Another example would be a typical total joint replacement seen day of surgery. Some argued that the presentation usually with “stable and/or uncomplicated characteristics “. I argued that maybe they should be considered “evolving with changing characteristics” (Moderate Complexity criterion), even though we expect those patients to progress in a predictable way. Some seemed to interpret “evolving” only in a negative way (the condition is worsening). We didn’t really come to any solid conclusions on that.
      Finally, we made a “Decision making” row and again, simply put the three criteria choices as listed in the codes for Low/Moderate/High complexity. What is unclear to me is if the typical goals written in an Acute care setting, which are very functionally based, are sufficient to meet the standard of “measureable assessment of functional outcome”.
      We have made efforts to include more tests and measures in our acute care documentation but only when its clinically relevant. We don’t do any systematic tracking of progress. I am aware of the “AMPAC 6 clicks” instrument but it is proprietary and most other tools are extensive and cumbersome. Usually “min/mod/max assist” is enough for me to
      communicate status and set goals that help me make recommendations for the next level of care (i.e. home with home health PT vs. SNF or IP Rehab). The score of a test may help me make that choice but I hardly believe its a critical component to my decision making when evaluating every patient.

  4. Few questions: First when discussing the occupational profile do you just list current functional status for self care, work, mobility, etc or do you complete something like the DASH or UE index to get a score? Second, when looking at modifications to complete evaluation to determine complexity, do you list what modifications you used or do you just identify that the evaluation required min, mod, significant modifications to complete. Thanks.

    1. My goal was to communicate the info about the new codes. Your actual documentation practices should be based on your facility approved process. Now with that I said, when discussing occupational profile both may be appropriate based on your course of treatment. If you are assessing and your findings have a current functional status that describes the occupational profile, and your documentation supports that, you should be good. I think any additional assessment or documentation like the DASH only supports those findings to describe the occupational profile.

      For your second question, it is probably good practice to describe as much as you can about any modifications that paint the picture or describe. Using terms like min/mod may mean different things to different people. If you use a term like minimal modifications, I would then add additional description to how that changed or impacted the task or activity.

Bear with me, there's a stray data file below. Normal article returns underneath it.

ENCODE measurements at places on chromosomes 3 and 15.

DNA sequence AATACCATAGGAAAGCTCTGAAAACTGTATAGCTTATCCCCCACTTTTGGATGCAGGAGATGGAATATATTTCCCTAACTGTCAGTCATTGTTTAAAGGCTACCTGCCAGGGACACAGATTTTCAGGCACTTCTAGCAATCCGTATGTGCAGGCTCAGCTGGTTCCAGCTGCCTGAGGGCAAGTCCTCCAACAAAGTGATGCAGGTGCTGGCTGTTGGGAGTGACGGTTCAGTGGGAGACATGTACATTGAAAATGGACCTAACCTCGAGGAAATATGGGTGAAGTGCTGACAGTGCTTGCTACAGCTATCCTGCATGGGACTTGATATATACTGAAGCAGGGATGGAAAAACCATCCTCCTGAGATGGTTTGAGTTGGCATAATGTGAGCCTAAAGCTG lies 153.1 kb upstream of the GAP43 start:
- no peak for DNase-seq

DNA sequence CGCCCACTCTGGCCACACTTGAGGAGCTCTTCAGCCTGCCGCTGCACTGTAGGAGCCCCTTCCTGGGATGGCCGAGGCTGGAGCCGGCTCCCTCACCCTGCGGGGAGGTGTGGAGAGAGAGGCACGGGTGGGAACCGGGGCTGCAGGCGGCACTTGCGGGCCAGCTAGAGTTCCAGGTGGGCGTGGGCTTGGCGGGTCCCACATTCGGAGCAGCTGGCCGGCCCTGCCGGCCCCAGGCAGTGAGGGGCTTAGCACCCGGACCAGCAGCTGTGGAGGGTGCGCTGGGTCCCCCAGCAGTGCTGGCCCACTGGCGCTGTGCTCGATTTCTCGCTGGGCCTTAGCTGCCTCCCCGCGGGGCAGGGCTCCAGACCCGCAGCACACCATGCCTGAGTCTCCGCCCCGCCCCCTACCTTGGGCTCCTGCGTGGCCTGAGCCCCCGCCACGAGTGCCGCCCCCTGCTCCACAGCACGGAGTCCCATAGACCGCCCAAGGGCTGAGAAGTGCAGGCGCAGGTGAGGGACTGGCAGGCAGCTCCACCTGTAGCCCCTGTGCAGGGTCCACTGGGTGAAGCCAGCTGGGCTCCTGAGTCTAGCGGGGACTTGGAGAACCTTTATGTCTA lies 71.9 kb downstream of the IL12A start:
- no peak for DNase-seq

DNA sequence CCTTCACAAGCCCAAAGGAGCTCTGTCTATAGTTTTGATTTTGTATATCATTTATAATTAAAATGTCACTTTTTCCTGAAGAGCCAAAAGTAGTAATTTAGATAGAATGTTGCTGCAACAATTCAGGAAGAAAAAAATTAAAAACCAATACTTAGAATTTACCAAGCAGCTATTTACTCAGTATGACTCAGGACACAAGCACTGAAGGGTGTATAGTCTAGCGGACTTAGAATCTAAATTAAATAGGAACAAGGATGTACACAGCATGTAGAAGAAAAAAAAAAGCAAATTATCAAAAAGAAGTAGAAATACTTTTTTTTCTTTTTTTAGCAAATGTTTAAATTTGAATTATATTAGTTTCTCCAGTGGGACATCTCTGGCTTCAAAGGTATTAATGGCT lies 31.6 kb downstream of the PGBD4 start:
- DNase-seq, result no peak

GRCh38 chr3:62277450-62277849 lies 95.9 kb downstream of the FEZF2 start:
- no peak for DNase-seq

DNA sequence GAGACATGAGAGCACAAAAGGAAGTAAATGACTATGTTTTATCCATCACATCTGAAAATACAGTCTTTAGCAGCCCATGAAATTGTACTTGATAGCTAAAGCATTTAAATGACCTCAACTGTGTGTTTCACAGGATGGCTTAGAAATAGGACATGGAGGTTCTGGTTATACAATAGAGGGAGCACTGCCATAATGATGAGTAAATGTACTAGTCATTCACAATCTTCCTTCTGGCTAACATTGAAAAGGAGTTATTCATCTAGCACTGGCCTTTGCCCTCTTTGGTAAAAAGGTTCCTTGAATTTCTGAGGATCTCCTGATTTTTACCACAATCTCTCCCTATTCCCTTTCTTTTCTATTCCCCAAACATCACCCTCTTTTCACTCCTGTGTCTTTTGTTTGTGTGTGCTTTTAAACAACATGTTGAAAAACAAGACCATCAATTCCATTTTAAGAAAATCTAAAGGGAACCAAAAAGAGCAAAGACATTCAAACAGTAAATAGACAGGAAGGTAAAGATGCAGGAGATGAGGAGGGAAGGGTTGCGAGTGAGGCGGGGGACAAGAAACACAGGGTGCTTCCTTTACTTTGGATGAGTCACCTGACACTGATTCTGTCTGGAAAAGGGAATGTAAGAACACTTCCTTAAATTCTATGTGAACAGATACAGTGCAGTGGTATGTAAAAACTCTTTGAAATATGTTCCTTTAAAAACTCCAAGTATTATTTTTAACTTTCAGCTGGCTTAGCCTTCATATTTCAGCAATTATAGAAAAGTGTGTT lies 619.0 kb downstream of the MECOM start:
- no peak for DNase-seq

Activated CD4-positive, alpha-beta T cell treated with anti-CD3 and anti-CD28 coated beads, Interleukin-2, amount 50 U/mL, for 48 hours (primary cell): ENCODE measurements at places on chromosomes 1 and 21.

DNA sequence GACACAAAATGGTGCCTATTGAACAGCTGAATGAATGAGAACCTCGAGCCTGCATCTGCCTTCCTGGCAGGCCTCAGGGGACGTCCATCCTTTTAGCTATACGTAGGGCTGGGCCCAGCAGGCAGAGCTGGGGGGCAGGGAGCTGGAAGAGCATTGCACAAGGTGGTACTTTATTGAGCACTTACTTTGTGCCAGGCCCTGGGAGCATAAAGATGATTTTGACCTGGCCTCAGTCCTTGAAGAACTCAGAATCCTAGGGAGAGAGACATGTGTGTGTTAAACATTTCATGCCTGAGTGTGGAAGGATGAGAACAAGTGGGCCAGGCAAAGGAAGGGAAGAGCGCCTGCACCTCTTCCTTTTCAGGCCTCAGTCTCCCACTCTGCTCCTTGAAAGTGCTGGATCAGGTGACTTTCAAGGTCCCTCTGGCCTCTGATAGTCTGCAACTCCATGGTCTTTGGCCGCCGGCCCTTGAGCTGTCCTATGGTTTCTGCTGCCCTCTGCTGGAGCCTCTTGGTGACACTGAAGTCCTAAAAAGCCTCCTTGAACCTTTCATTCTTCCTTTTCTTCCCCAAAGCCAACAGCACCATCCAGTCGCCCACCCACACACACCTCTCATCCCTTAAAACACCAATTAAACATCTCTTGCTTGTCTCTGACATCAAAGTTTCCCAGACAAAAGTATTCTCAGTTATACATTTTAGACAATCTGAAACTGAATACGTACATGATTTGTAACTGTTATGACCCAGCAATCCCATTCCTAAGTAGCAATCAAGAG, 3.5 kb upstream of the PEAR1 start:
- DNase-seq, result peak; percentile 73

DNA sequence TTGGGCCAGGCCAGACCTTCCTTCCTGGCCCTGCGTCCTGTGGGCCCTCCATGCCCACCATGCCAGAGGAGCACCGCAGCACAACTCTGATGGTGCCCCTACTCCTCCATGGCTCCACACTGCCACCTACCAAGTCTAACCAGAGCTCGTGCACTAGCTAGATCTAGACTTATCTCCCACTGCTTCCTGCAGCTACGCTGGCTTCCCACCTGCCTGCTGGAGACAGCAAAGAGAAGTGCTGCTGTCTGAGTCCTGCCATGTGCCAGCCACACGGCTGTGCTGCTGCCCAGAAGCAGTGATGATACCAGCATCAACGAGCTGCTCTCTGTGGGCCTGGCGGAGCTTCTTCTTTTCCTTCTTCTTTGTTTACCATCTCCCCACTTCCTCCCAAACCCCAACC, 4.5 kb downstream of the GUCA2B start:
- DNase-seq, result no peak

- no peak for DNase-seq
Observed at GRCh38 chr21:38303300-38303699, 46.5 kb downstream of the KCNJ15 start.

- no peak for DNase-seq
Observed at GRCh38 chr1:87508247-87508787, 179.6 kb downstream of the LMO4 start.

5. I work in pediatrics (0-17yo), where I’ve used “standardized tests” when mandated by the payer (mostly early intervention). These standardized tests include the Peabody, AIMS, BOT-2, just to name a few. With the new codes, are these standardized tests mandated to be used in evaluations?

    1. The language on what type of standardize test is open so that the clinician must base their decision on use of tests and measures. Documentation should reflect what tests and measures were used to validate ” examination of body systems using standardized tests and measures. We have not seen any specific list of mandated tests. Again, it is important that documentation reflect any test you use.

  6. Can someone please give me a concrete resource stating that some payers are not required to follow the new codes (i.e. work comp)? Our EMR and billing team completely erased the old codes from our system, and are insisting that ALL payers are required to use them. I have showed them that other EMR are not doing that, but they are refusing to put the old codes back in. I need a good resource that I can cite. I have been searching on the CMS website with no luck.

  7. Do you anticipate any scenarios where the complexity of a PT evaluation would vary from the complexity of an OT evaluation? For example, the OT scored the eval as low complexity and the PT as high based on each discipline’s involvement.

  8. When billing Medicare with the new codes are we required to still use modifier “59” if there are other charges for the same date?

    1. Terri
      To our understanding if you are performing treatment on same day as eval, you can still use the 59 modifier if your treatment charges warrant a CCI Edit.